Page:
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“A chapter of my life is closing”: at the trial of November 13, the survivors satisfied with the verdict


Gwaldys Laffitte and Marion Gauthier
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7:12 a.m., June 30, 2022

After ten months of trial and two and a half days of deliberation, the magistrates delivered their verdict this Wednesday evening at the trial of the November 13 attacks. The 20 defendants were all found guilty and the sentences range from two years in prison to irreducible life imprisonment.

Salah Abdeslam sentenced to life imprisonment

Salah Abdeslam is sentenced to life imprisonment, as required. The Court considers that he is a co-perpetrator of the attacks, in the same way as the nine members of the commandos who themselves died. Then, Mohamed Abrini, his childhood friend who gave up at the last moment, will serve a life sentence, with a 22-year security period during which he will not be able to apply for a sentence adjustment. He is considered an accomplice to the attacks.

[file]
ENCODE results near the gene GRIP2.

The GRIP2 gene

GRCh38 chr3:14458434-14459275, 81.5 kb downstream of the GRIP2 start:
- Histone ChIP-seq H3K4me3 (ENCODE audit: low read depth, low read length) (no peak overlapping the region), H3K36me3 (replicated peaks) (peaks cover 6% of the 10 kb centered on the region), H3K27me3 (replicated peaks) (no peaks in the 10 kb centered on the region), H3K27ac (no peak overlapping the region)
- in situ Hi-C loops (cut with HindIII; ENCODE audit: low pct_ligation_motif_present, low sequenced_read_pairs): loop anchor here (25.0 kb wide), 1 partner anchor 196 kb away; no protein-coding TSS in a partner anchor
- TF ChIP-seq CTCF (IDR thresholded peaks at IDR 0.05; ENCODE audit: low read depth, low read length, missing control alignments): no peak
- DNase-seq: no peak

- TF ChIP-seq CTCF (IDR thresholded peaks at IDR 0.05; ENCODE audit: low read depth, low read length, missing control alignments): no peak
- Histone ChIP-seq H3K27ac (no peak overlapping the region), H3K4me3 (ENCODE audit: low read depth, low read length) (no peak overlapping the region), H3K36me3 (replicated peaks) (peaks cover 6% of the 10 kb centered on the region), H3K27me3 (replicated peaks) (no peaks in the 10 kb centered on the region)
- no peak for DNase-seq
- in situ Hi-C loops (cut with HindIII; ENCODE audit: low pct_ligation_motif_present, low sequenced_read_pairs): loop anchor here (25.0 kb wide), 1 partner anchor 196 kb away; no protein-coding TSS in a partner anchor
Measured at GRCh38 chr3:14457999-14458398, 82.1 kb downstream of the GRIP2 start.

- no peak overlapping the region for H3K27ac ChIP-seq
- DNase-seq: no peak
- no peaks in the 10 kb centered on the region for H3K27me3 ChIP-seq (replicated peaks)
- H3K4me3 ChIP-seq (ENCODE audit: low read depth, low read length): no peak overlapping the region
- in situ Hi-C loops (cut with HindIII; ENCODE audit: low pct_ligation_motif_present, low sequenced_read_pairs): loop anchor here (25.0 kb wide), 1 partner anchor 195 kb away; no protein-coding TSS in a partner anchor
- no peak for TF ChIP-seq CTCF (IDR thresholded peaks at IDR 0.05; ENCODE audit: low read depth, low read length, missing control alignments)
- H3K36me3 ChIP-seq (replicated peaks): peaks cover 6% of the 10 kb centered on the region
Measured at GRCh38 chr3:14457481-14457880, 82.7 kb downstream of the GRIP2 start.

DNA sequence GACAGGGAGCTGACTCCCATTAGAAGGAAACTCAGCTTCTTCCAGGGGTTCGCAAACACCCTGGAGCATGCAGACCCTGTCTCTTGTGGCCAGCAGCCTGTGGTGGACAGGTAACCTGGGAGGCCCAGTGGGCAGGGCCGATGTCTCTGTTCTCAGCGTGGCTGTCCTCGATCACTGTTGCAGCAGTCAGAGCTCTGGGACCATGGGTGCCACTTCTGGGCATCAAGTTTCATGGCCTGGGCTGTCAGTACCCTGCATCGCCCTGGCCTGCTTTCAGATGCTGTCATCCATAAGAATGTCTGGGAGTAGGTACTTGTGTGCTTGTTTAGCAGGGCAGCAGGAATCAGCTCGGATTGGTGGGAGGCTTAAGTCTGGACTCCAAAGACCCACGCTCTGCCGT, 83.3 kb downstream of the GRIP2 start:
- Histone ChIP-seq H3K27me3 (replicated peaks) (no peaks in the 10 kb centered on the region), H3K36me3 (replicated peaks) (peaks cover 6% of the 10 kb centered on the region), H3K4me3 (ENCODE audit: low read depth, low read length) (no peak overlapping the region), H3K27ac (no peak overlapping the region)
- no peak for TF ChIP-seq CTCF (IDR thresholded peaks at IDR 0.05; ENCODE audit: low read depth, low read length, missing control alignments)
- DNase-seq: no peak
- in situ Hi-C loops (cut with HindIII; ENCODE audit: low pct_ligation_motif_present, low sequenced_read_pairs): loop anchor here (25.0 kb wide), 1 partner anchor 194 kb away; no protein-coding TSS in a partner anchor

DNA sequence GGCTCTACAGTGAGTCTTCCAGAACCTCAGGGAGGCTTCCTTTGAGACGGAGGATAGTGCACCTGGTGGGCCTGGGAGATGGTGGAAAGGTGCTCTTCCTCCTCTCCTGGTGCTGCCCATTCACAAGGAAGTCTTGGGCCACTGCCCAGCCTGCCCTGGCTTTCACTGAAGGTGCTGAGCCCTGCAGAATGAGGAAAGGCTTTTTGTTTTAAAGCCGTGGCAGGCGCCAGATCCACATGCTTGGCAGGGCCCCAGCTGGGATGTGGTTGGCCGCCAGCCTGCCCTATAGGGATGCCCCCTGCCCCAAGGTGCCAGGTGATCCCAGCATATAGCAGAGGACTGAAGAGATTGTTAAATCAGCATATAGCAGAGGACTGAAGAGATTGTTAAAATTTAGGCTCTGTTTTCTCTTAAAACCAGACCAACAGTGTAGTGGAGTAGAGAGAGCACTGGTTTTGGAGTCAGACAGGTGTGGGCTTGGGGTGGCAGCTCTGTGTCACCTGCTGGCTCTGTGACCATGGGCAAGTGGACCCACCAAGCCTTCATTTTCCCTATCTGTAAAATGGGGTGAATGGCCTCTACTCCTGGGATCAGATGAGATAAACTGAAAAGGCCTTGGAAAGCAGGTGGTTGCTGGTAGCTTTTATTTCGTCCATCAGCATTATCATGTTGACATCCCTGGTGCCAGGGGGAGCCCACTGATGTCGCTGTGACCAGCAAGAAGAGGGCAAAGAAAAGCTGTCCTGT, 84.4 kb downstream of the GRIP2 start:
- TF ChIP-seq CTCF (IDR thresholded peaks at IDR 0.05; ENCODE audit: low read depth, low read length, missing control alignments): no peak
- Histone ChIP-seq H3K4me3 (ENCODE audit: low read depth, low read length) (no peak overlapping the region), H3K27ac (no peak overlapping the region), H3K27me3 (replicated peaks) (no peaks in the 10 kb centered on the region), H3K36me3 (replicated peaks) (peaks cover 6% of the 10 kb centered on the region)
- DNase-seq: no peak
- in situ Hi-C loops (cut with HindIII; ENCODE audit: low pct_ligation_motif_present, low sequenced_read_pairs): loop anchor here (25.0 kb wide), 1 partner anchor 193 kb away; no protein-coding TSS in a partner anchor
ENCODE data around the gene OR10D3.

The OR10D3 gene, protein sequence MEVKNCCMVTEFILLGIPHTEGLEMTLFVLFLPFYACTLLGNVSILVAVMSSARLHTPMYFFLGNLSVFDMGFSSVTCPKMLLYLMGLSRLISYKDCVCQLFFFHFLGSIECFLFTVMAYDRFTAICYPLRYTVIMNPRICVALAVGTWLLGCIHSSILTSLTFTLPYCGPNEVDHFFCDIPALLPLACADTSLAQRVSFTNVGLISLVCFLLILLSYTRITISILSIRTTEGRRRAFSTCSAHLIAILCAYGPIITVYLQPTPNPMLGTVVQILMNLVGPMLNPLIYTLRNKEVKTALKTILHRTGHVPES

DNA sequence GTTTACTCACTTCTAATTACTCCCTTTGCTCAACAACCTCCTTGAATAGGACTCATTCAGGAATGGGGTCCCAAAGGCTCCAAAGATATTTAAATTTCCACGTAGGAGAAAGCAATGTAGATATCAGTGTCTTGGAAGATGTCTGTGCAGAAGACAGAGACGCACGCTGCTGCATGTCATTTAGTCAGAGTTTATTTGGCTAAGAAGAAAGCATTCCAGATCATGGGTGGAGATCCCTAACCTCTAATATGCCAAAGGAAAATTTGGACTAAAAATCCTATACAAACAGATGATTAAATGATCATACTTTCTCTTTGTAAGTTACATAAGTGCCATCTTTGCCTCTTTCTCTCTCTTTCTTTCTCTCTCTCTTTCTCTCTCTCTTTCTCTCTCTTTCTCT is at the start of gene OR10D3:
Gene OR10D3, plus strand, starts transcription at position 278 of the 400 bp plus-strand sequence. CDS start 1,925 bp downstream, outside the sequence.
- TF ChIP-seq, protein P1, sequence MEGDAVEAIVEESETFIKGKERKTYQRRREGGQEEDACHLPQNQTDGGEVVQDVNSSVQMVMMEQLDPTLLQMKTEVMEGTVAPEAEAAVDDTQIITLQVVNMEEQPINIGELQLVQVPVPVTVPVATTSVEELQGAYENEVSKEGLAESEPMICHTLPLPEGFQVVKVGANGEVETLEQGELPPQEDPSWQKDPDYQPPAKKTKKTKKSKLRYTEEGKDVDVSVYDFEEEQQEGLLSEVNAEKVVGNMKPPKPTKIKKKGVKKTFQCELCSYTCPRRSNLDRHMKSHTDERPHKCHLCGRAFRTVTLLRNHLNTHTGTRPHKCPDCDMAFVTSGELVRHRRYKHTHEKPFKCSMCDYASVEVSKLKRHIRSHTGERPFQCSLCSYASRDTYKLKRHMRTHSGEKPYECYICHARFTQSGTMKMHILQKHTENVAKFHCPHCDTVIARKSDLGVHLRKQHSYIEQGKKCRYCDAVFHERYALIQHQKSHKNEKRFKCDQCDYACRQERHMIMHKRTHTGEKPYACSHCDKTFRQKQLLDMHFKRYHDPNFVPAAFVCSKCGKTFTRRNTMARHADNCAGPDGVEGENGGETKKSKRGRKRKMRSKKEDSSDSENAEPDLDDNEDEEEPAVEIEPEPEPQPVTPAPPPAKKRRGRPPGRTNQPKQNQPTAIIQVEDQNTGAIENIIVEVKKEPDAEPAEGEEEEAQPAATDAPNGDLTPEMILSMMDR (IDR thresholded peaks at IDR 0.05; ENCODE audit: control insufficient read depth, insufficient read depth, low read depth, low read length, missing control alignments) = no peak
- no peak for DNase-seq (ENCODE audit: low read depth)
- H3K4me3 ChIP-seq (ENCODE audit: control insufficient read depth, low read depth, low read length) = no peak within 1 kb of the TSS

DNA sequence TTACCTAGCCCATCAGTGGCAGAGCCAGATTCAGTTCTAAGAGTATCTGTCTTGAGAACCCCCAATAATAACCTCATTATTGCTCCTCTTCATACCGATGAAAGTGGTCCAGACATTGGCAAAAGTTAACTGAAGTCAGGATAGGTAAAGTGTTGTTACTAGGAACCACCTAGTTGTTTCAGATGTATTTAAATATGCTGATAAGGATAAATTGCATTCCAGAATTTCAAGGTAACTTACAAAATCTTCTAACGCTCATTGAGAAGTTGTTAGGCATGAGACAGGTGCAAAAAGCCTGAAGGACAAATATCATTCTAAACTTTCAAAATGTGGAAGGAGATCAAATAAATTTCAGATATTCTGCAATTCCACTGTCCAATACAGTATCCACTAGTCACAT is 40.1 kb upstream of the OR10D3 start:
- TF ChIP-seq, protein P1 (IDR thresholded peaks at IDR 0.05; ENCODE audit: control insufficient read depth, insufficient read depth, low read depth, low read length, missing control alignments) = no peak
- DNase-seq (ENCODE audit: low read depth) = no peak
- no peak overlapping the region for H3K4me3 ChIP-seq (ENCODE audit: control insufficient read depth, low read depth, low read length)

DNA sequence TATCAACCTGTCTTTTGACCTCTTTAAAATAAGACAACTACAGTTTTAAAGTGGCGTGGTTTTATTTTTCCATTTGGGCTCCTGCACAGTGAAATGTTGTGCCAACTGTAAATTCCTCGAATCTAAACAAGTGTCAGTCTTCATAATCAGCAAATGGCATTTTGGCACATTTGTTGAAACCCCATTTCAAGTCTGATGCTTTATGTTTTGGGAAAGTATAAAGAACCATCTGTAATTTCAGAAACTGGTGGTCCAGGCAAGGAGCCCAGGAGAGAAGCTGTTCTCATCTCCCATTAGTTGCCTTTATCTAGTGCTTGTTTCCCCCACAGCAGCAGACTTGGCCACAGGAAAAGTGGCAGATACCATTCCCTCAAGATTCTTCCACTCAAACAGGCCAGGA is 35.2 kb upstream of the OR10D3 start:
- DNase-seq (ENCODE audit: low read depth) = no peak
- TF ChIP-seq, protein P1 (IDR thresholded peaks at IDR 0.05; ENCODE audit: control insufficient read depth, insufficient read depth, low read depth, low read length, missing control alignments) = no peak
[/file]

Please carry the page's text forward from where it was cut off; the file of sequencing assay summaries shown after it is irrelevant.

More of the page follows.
The other people tried are also found guilty of complicity, but the sentences pronounced were more lenient than the requisitions.

“It’s a chapter of my life that is closing”

For the civil parties, this verdict is perceived as balanced, humane. In any case, that’s what Linda, a survivor of the Bataclan, thinks. “I am quite relieved. Overall, the indictment was followed by the Court. The sentences that were pronounced in some cases were lighter. I left this courtroom, I will leave this courthouse and I I’m not going to go back. It’s a chapter in my life that is closing,” she explains.

“I would blame them all my life”

Some defendants seemed overwhelmed, others on the contrary relieved, like Anaïk, another survivor of the Bataclan. For her, the incompressible life sentence pronounced against Salah Abdeslam is severe, but necessary. “My heart sank from the moment the judge started to pronounce the sentences. For Salah Abdeslam, I was waiting for incompressible life,” says the young woman. Anaïk is nevertheless pleased that the magistrates followed the indictments of the public prosecutor. “The indictment, I found it extremely fair. So yes, we expected no less from Justice, even if we can say that indeed, he did not kill anyone. He was part of the commandos, so the intention for me, it was there”.

The survivor compares this sentence to life, to “a white death”. But even today, she is angry with Salah Abdeslam, guilty, according to her, of having “broken up thousands of families. I am one of those who are still very angry. I would blame them all my life”, concludes Anaik.



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